Learning to lead through sports coaching
Nets and the driving range: shooting hoops with no hoop?

Nets and the driving range: shooting hoops with no hoop?

If there’s one thing that frustrates me about cricket coaching it’s watching bowlers bowl any old delivery to batsmen who play any old shot over and over again. And yet when I visit a driving range to practise my golf swing I find the same fallacy tempting me: the idea that mechanically hitting balls without any real purpose will somehow improve my game at the weekend.

Why do we allow it as players, and why do we make our players endure it when we coach?

The supposed benefits of net practice and the driving range

The supposed benefits of net batting practise and hitting balls on the driving range are deeply engrained received wisdom. The idea is that through repeating the same moves over and over again, focusing on the little nuances of technique that will sweeten that cover drive or add distance to that seven-iron, we will develop a muscle memory that will see us in good stead.

There’s a certain logic to that. When you’re in the game itself you don’t want to succumb to “paralysis by analysis”. Focusing on a small physical movement is a well-known performance inhibitor.

It destroys rhythm, it creates unnecessary extra stress, it prevents the whole body working as a unit. Those are definitely not things you want to be doing in the game, when you want your muscles working holistically and unconsciously to produce the best movements for the task overall. So people aim to refine them in the nets and on the driving range. (And, in cricket, while I’m talking principally about batting practice here, the same applies in whole or part to bowling practice and wicket-keeping practice.)

Cricket bats during practice

The problem is that technique and muscle memory are only parts of being able to play the game. And, arguably, they are only small parts, at that. Our obsession with them limits players’ abilities to improve across all facets of the game – mental, physical and tactical as well as technical.

Decision-making plus execution equals sporting performance

All good sport is essentially about being able to make a decision under pressure and execute it. Without proper thought and consideration, nets and the driving range take two-thirds of that equation away.

Firstly, there is no decision to be made. In a cricket net, especially if you are facing a bowling machine, you generally know in advance exactly where the ball will land and how it will behave on pitching. If you are working on a particular shot, you know where the feeder or bowler is likely to pitch it.

In golf, you can pick and choose your target, which is not exactly the kind of decision I’m talking about. Decision-making in golf is far more strategic: should I go for the green or lay up? Can I risk taking on that bunker or should I play safe down the side? They’re the kind of decisions that golf forces you to make which aren’t replicated when you mindlessly beat balls on the driving range.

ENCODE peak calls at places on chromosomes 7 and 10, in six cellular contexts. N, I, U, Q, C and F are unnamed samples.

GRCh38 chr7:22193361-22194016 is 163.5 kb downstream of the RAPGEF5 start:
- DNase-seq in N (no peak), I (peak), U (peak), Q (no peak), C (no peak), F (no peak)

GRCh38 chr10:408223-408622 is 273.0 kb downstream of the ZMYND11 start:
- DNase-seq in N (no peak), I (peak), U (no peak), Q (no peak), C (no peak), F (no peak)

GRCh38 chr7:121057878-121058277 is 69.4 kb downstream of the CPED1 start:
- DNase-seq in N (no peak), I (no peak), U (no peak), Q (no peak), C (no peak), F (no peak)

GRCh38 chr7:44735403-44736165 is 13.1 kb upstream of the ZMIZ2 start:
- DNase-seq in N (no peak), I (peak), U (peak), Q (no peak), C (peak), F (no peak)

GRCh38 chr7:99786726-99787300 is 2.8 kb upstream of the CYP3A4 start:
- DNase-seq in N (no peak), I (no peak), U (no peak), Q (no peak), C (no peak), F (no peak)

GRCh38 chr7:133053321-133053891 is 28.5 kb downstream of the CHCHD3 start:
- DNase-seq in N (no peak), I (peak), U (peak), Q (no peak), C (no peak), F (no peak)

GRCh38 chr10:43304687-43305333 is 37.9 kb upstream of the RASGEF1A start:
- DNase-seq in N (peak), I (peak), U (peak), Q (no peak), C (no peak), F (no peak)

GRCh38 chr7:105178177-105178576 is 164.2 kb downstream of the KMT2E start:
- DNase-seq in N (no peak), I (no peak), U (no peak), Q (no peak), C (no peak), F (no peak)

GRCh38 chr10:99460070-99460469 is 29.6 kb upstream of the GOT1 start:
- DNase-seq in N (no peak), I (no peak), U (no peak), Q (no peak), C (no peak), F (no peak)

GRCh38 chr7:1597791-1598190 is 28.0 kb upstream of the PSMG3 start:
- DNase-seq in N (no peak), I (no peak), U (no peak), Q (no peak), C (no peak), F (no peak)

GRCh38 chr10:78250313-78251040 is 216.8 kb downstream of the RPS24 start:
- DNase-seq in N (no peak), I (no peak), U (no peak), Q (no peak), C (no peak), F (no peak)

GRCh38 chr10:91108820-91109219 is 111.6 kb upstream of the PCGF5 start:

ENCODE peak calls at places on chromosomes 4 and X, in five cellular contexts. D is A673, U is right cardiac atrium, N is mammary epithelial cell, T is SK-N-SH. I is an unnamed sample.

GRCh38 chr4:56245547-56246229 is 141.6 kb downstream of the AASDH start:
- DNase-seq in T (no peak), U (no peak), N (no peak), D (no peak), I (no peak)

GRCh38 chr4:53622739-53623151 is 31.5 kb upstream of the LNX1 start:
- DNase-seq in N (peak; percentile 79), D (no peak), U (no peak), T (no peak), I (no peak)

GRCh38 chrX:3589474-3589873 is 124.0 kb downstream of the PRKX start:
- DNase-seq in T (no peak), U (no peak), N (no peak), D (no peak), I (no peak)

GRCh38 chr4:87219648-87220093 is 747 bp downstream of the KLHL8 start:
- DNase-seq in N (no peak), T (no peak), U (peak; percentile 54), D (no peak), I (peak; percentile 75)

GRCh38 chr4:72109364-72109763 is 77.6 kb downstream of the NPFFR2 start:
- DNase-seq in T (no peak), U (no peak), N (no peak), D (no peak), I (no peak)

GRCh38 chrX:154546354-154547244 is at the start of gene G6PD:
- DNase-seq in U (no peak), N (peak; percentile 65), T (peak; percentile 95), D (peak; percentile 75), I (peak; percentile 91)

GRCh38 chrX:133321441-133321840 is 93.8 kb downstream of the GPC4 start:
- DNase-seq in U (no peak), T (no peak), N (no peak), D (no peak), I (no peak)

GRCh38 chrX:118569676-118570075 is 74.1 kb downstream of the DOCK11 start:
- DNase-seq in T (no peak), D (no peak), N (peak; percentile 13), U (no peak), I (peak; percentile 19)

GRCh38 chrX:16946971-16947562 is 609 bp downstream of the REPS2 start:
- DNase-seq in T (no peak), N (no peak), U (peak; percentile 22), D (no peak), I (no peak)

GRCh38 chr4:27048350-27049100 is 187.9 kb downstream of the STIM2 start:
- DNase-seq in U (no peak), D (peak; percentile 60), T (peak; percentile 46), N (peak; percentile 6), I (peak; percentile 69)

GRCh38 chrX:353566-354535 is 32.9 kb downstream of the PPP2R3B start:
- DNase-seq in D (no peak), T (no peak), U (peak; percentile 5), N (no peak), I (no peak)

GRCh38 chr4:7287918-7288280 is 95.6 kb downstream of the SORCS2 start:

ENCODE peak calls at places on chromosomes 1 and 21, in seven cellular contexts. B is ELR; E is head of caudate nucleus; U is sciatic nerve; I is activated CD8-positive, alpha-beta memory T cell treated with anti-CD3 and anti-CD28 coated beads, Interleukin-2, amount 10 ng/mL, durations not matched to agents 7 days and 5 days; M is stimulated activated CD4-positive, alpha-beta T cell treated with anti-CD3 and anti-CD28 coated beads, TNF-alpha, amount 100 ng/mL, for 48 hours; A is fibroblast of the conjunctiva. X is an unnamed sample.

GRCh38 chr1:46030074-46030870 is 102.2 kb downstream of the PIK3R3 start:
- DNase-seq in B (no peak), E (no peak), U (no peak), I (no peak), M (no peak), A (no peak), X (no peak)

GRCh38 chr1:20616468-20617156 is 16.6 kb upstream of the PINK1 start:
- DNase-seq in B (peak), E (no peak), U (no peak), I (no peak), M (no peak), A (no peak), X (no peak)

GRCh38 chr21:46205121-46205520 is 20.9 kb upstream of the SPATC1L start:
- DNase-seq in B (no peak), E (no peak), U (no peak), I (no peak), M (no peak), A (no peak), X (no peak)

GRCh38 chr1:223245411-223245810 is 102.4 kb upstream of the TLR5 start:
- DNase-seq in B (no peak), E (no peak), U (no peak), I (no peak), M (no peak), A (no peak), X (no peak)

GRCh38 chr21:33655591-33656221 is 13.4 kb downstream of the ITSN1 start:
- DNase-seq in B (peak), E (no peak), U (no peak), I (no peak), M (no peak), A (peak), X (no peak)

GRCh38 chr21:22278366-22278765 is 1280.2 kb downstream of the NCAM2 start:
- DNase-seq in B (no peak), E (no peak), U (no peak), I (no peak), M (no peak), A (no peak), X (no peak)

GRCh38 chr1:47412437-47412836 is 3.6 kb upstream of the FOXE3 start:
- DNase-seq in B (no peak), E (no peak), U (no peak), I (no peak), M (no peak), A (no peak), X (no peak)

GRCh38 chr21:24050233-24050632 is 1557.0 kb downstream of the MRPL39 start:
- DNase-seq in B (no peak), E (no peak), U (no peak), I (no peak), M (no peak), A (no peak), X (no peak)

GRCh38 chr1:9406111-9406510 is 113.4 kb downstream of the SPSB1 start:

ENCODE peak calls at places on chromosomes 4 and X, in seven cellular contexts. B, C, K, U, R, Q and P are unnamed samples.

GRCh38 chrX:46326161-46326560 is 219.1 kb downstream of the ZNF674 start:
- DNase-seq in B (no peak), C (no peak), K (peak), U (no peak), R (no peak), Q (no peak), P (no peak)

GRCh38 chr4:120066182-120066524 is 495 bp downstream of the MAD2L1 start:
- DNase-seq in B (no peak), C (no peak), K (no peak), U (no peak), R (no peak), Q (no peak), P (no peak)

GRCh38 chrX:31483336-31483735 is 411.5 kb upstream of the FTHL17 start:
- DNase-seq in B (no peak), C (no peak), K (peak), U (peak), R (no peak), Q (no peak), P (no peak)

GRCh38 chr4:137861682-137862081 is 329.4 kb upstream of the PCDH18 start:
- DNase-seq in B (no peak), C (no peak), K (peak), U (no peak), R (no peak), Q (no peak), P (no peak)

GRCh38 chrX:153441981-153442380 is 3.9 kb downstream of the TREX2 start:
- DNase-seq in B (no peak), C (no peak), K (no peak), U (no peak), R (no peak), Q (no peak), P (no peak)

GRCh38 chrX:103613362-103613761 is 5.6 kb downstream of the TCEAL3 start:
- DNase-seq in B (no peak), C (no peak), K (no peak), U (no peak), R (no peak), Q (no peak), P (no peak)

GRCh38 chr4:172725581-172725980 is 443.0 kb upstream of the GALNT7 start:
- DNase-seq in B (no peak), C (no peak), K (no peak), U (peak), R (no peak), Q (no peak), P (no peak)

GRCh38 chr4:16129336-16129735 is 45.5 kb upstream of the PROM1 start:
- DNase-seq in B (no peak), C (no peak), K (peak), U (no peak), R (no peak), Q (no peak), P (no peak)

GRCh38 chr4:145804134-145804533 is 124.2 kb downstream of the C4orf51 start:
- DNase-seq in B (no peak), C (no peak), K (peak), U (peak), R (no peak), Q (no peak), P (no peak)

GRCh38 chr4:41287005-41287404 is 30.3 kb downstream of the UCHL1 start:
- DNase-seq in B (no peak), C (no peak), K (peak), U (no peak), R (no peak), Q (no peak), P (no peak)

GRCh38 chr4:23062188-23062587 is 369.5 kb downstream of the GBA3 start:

Secondly, there is no pressure. The consequences of a bad shot are minimal; it is entirely likely that the player will forget about it immediately and carry on as if nothing had happened. There are no fielders to catch them; there are no bunkers to trap them; there is no opponent waiting to capitalise on a mistake.

The limits of mindless net and range practice

I have seen players suffer as a result of mindlessly focusing on technique and “groove” at the expense of all other forms of practice. I’ve seen golfers scratching their head when confronted with a shot that doesn’t correspond to the last thousand balls they’ve hit on the range. I’ve watched good, representative-level cricketers struggle to find solutions to problems because the answer is not “hit a smooth cover-drive off a good length outside off-stump”.

And this is why I have heard net practice and the driving range likened to “playing basketball without a hoop”. Imagine it: you will derive a certain benefit to practising your shooting with no basket to aim at, or dribbling up and down without an objective at the end of the court (this post on basketball practice at home goes into more detail, if you’re interested). But as a basketball player that kind of practise will only get you so far.

It doesn’t have to be this way. I talked about ways to improve net practice in an earlier post on “The joy of nets”. And with imagination and purpose we can make driving-range practice more realistic to the game of golf.

So let’s not get suckered into playing basketball without a net. Let’s keep the hoop in our players’ hoop dreams. Purposeful practice is what will improve performance – in cricket, in golf, in sports in general.

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